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When Does Workplace Harassment become Serious Enough to Report?

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A variety of things occur in workplaces across the country every day that might be questionable, but not all of them are breaking any laws. Many of these occurrences aren’t even unethical or warrant filing a report with human resources – they’re simply things that get on your nerves or make you wish you were employed elsewhere or better yet, independently wealthy. The laws governing workplace conduct are not general civility codes and are limited to protecting individuals from specific illegal conduct.

However, there are plenty of instances in which an occurrence should be reported because someone has stepped over the line in the workplace. Knowing the difference between a reportable instance of harassment in the workplace and one that doesn’t qualify as harassment can make your professional life much easier.

The best thing to remember regardless of your situation is that there are professionals who are experts in harassment laws in the workplace. If you ever feel as though you or someone else has had their legal rights infringed upon, it’s a good idea to speak to someone who knows the law. Speaking to your human resources department can help to clarify whether or not the behavior was inappropriate, but if you are still unsure, you can also contact an employment attorney for legal advice.

Understanding Workplace Harassment

Workplace harassment comes in many forms, which only helps to muddy the waters. Some instances are obvious, but other times harassment can be subtle. Not all harassment is sexual and not all harassment is perpetrated by superiors in the workplace.

A few examples of harassment include:

  • Sexual innuendos or inappropriate (dirty) jokes either verbally or in writing
  • Unwelcome sexual advances
  • Repeated requests for dates or personal favors
  • Comments about physical attributes
  • Displaying suggestive pictures or other material
  • Unnecessary touching without consent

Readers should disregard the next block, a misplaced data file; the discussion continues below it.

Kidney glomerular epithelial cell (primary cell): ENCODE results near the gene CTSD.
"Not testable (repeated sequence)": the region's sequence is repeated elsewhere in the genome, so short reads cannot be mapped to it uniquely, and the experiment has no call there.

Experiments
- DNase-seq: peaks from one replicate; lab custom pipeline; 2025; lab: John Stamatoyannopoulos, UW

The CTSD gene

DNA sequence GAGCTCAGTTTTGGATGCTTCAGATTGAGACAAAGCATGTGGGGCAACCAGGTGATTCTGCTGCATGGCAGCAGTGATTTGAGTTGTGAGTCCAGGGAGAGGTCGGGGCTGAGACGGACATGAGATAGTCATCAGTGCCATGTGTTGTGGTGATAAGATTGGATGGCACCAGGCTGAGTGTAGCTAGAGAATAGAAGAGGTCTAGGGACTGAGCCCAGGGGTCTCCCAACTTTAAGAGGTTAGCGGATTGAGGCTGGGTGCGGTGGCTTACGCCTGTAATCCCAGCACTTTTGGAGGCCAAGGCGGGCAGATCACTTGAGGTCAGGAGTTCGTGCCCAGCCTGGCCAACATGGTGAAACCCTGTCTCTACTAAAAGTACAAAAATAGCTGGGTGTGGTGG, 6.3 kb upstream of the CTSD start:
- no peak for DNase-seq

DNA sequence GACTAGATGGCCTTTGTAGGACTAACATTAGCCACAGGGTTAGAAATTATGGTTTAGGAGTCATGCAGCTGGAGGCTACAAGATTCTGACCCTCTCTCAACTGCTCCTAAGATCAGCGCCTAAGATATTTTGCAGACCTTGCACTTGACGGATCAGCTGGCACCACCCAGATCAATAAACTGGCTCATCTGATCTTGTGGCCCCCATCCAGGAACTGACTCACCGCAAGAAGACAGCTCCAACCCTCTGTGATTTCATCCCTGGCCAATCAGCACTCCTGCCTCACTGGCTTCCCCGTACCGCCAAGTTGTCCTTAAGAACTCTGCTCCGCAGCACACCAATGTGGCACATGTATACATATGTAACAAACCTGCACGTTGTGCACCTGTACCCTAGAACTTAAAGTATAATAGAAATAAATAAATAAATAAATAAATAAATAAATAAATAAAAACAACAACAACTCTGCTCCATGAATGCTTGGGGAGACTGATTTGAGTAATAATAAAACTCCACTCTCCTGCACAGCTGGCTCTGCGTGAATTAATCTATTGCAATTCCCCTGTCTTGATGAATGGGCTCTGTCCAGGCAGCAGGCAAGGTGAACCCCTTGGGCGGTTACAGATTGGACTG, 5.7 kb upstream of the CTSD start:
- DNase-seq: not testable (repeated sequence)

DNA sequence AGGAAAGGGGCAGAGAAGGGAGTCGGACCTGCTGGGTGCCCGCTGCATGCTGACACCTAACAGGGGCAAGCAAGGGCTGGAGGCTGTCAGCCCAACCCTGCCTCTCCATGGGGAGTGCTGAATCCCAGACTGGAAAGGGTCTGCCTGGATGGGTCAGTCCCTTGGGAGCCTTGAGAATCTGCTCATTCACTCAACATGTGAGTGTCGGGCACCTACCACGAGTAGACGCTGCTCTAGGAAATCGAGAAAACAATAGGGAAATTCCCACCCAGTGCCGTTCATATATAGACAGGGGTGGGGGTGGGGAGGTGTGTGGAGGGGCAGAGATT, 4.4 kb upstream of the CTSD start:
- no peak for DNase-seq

• Ridicule or mockery
  • Sabotage or interference with another’s work performance
  • Discriminatory actions based on race, gender, sexual preference, or personal attributes

Sometimes harassment takes the form of workplace bullying. If you feel you are being targeted by a co-worker or a superior for any reason, it’s worth speaking to human resources or an employment law expert.

The question to ask yourself when trying to determine whether an issue is serious enough to report is “How uncomfortable do these actions make me?”

This isn’t a fail-proof method of identifying harassment because discomfort is subjective - what bothers one person might not bother another. But you may have a right to not be made to feel uncomfortable in your workplace on an ongoing basis. If you have asked that behavior stop because it makes you uncomfortable and it continues, it has crossed into harassment, whether or not that harassment is actionable and illegal is a different analysis.

Harassment is a Frequent Occurrence in the Workplace

The US Equal Employment Opportunity Commission (EEOC) estimates that as much as 70 percent of sexual harassment goes unreported. This is because victims might be afraid of retaliation or they just don’t feel comfortable speaking up.

For more information on harassment and discrimination in the workplace visit the EEOC website.

It’s important to note that if you are harassed by a co-worker or superior in the workplace, you are afforded certain protections under the law. You cannot be fired for reporting an incident, nor can you be subjected to an even more hostile workplace as a result of speaking to someone about your discomfort.

If you’d like to speak to someone about a situation in your workplace or you have questions about reporting harassment, we can help. Contact Borrelli & Associates, P.L.L.C. to schedule a free consultation.

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